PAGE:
• [0048]
    Exemplary transition metal oxide precursors include transition metal compounds of yttrium, lanthanum and cerium including, but not limited to, metal alkoxides, acetates, nitrates, sulfates, acetylacetonates, or halogenated metals.
  • [0049]
    Useful surfactants include cetyltrimethylammonium bromide (CTAB) and poly(ethylene oxide)-poly(propylene oxide)-poly(ethylene oxide) (PEOy-PPOx-PEOy) tri-block co-polymers available from BASF, Inc. In particular, CTAB, Pluronic® F127 (x=106, y=70) and Pluronic® P123 (x=20, y=70) were used in conjunction with the disclosed inventive method. Additional non-ionic surfactants include Pluronic® F103 (x=17, y=60), Pluronic® F108 (x=127, y=50), Pluronic® F88 (x=104, y=39) and Pluronic® F65 (x=19, y=29). A precursor mixture may include one or more surfactants.
  • [0050]
    The surfactant functions as a temporary, removable organic template for the transition metal oxide precursor. The ratio of transition metal oxide precursor to surfactant, and the amount of solvent that is incorporated into the precursor mixture can be used to manipulate the self-assemblage of the surfactant through its liquid crystal phases and, in turn, the structure and properties of the resulting transition metal oxide. Specifically, the chemistry of the precursor mixture can be used to control, for example, the pore volume and pore diameter.
  • [0051]
    One or more acids may be added to the precursor mixture in order to initiate hydrolysis of the transition metal oxide precursor. Water may be indirectly added to the precursor mixture as a diluent for the acid, or as a product of the hydrolysis reaction.
  • [0052]
    In precursor mixtures comprising PEOy-PPOx-PEOy tri-block co-polymers, water, if present, interacts with the PEO blocks and, by swelling the phase containing the transition metal oxide precursor, can affect the self-assembly of the surfactant template. The concentration of water in the precursor mixture can be used to control the assemblage of mesoporous channels in both the cross-linked material and in the post-thermally treated product.
  • EXAMPLES
  • [0053]
    The invention will be further clarified by the following examples.
  • Example 1
  • [0054]
    Cerium acetate (3.2 g) was dissolved in a mixture of ethanol (30 grams), glacial acetic acid (2.4 grams), concentrated HCl (2 ml), and Pluronic® F127 (1.6 grams). The solution was stirred for 1 hour at room temperature. Thin film samples were made by spin coating the solution onto quartz crystal substrates, and powder samples were made by evaporating the solvents at 40° C. overnight. The thin film and powder samples were cured by heating at 65° C. for 5 days before calcining at 350° C. for 5 hours.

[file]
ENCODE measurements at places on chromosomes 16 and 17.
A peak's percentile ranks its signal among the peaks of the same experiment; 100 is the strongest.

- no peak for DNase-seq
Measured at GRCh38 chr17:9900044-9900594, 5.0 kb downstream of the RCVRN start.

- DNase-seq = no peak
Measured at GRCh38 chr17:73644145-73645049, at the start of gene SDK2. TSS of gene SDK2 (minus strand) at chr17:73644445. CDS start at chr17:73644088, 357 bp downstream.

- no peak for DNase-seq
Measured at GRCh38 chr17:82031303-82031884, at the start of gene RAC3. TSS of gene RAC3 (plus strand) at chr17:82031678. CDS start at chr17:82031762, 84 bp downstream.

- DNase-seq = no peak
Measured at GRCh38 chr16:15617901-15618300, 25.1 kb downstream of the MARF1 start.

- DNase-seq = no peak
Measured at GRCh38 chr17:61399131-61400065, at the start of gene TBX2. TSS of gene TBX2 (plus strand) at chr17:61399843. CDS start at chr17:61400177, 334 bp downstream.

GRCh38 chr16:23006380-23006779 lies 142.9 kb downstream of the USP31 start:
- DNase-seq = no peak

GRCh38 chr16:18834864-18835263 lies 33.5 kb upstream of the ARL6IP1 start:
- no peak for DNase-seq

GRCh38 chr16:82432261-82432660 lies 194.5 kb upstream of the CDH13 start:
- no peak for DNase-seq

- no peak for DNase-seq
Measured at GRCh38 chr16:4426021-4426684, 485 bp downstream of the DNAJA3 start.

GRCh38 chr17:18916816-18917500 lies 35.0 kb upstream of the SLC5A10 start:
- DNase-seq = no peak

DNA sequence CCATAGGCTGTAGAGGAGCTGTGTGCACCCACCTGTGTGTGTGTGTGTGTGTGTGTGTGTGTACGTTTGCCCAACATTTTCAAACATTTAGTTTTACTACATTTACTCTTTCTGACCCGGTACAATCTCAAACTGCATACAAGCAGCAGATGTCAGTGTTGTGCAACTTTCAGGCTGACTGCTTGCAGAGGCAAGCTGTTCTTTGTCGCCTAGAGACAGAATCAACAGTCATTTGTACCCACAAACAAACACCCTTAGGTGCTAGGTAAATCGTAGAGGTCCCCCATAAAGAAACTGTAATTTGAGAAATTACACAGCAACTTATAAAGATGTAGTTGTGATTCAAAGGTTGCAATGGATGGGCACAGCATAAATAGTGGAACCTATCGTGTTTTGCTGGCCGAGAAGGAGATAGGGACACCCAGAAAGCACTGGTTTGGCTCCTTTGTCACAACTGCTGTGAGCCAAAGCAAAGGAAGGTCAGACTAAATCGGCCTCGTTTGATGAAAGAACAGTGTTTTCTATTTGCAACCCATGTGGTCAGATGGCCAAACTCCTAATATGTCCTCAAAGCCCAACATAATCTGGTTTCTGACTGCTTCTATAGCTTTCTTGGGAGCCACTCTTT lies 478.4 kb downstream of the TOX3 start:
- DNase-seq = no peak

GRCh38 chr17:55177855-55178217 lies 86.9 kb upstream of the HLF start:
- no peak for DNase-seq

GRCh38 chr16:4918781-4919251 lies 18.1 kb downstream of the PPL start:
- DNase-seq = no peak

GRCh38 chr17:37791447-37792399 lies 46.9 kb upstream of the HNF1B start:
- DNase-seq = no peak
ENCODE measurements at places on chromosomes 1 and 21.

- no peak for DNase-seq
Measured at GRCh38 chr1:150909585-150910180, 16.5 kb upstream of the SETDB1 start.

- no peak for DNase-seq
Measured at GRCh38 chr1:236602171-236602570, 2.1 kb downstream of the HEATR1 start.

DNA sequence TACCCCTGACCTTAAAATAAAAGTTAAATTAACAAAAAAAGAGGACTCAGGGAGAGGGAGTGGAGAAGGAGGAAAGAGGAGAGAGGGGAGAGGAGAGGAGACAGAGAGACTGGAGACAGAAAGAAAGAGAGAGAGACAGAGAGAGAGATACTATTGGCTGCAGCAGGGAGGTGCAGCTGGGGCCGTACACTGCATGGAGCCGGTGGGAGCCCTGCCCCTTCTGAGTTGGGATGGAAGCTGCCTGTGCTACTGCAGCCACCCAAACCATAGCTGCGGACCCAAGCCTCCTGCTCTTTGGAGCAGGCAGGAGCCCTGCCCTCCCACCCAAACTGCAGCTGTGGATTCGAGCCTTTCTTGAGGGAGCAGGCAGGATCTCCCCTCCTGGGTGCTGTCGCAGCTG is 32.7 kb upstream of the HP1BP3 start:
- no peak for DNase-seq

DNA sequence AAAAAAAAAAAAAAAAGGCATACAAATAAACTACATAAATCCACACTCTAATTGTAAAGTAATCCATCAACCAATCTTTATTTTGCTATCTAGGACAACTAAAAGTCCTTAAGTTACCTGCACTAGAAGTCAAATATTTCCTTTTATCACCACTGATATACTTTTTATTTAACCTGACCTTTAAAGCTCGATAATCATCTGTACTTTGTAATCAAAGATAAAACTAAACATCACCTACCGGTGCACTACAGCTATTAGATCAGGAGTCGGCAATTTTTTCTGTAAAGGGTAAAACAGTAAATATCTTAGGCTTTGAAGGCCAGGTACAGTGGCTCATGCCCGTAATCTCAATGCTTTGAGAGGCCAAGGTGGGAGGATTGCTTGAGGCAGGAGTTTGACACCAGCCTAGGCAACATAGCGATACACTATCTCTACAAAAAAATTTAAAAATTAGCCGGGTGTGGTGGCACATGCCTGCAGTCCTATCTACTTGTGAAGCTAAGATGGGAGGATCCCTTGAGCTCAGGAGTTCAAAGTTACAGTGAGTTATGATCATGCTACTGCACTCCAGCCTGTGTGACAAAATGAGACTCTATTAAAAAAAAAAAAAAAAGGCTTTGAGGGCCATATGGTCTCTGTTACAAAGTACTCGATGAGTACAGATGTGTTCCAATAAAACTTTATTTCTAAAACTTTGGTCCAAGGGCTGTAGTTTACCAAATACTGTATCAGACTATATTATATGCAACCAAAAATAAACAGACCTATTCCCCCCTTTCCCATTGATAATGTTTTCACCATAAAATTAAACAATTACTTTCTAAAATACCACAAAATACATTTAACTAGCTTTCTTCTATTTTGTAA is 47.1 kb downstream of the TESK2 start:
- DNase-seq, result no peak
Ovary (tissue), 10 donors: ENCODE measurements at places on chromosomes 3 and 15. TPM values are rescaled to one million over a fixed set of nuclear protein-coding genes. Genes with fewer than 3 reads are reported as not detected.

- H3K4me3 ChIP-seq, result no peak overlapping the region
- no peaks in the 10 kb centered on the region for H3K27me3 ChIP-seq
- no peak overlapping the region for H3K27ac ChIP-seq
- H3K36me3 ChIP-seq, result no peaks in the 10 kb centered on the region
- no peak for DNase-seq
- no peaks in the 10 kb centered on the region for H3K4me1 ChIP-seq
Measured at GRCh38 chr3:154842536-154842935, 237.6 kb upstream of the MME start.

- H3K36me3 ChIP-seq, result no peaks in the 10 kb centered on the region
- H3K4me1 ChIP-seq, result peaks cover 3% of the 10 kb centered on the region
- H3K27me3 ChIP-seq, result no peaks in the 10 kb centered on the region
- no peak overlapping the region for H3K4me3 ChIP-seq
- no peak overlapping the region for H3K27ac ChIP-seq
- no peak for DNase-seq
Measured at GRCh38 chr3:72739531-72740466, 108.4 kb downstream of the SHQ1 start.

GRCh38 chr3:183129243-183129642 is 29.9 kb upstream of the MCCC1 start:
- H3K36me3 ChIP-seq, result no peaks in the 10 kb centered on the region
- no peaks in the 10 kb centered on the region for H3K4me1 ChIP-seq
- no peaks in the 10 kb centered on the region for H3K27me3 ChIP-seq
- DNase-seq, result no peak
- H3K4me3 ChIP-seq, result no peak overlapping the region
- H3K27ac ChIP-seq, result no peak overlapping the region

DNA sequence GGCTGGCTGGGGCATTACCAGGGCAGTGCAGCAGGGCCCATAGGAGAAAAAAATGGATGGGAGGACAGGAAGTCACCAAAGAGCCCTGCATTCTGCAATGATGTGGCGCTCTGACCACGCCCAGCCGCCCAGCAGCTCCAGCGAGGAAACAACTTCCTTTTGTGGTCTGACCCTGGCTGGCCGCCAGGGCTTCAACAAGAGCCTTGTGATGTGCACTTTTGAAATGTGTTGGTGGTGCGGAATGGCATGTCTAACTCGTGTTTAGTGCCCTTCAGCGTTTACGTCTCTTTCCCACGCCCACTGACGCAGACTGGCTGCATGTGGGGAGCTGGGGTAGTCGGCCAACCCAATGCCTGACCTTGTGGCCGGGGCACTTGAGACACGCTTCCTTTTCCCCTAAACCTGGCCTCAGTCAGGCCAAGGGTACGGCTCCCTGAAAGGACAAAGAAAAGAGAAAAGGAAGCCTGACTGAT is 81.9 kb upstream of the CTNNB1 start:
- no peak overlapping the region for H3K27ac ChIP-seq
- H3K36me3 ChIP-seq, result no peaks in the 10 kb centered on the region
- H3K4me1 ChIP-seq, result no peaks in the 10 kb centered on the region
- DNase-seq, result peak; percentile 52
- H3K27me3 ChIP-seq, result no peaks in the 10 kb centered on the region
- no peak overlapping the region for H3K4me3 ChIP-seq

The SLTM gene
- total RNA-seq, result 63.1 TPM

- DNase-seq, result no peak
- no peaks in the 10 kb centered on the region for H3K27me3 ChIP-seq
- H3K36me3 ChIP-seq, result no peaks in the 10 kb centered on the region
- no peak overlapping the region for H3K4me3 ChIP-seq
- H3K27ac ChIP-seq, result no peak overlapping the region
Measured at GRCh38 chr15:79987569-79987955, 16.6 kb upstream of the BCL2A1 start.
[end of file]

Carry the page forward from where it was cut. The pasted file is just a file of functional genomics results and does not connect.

• [0055]
    A wide-angle X-ray diffraction (XRD) scan of the cerium acetate precursor-based mesoporous powder after calcination at 350° C. is shown in FIG. 3, and a small angle XRD scan of a cerium acetate precursor-based mesoporous thin film after calcination at 350° C. is shown in FIG. 4. The XRD data confirm that the composition is CeO2 having a mesoporous structure with a d-spacing of about 12 nm. Nitrogen porosimetry reveal a specific surface area of about 100 m2/g, and a pore volume of about 50 to 60% by volume.
  • Example 2
  • [0056]
    LaCl3.7H2O (0.01 mole, 3.7 g) was dissolved in 10 ml of ethanol together with 1 g of Pluronic® P123. After stirring the solution for 30 minutes, films were formed by spin coating onto quartz crystal substrates, and powders were formed by evaporating the solvent at 40° C. overnight. The thin film and powder samples were cured by heating at 65° C. for 5 days before calcining at 400° C. for 5 hours to form a high surface area lanthanum oxide.
  • [0057]
    The powder sample had a specific surface area of 53 m2/g and a pore volume of about 50%. A summary of specific surface area, pore volume and pore diameter data for calcined powder samples from examples 1 and 2 is shown in Table 2.
  • [0000]
    TABLE 2
    BET multipoint surface area, BJH cumulative pore volume and BJH
    average pore diameter data for calcined powders
    Cumulative Pore Average Pore
    Sample surface Area [m2/g] Volume [cm3/g] Diameter [A]
    Ce(Ac)3 100.1 0.224 78.6
    LaCl3 52.6 0.162 118.4
  • Example 3
  • [0058]
    A precursor solution comprising a mixture of 3.2 g lanthanum acetate, 0.55 g P123, 30 ml ethanol, 2.4 g glacial acetic acid, and 1 ml nitric acid is prepared and aged for 2 hours at 40° C. The solution is spin coated onto quartz substrates and heated in a covered Petri dish for 6 hours at 65° C. before calcining at 350° C. for 5 hours to form a lanthanum oxide film.
  • [0059]
    FIG. 5 shows the frequency response of a La2O3-coated quartz sensor to successive on-off NO2 exposure at a constant temperature of 200° C. In the following frequency versus time plots, the coated substrate is placed within a quartz tube (approximately 1 inch ID, 24 inches long) that is positioned with a programmable furnace. The flow of gas through the tube is controlled such that, with reference to the figures, the first 50% of the illustrated “cycle” bar represents NO2 “on” time, while the second 50% of the “cycle” bar represents NO2 “off” time. In the figures, successive “on/off” cycles are abbreviated C1, C2, etc.
  • [0060]
    With reference to FIG. 5, when the NO2 flow is turned on (500 ppm in 0.5 l/min total flow), the resonant frequency decreases due to NO2 adsorption by the La2O3 film. The adsorption of NO2 creates a damping effect that decreases the resonant frequency. When the NO2 flow is turned off, the frequency increases slowly or remains substantially constant during a recovery period. It should be noted that the recovery is associated merely with abatement of the NO2 flow; there is no “flush” gas that aids the NO2 desorption. The overall negative slope of the frequency response is consistent with incomplete desorption of NO2.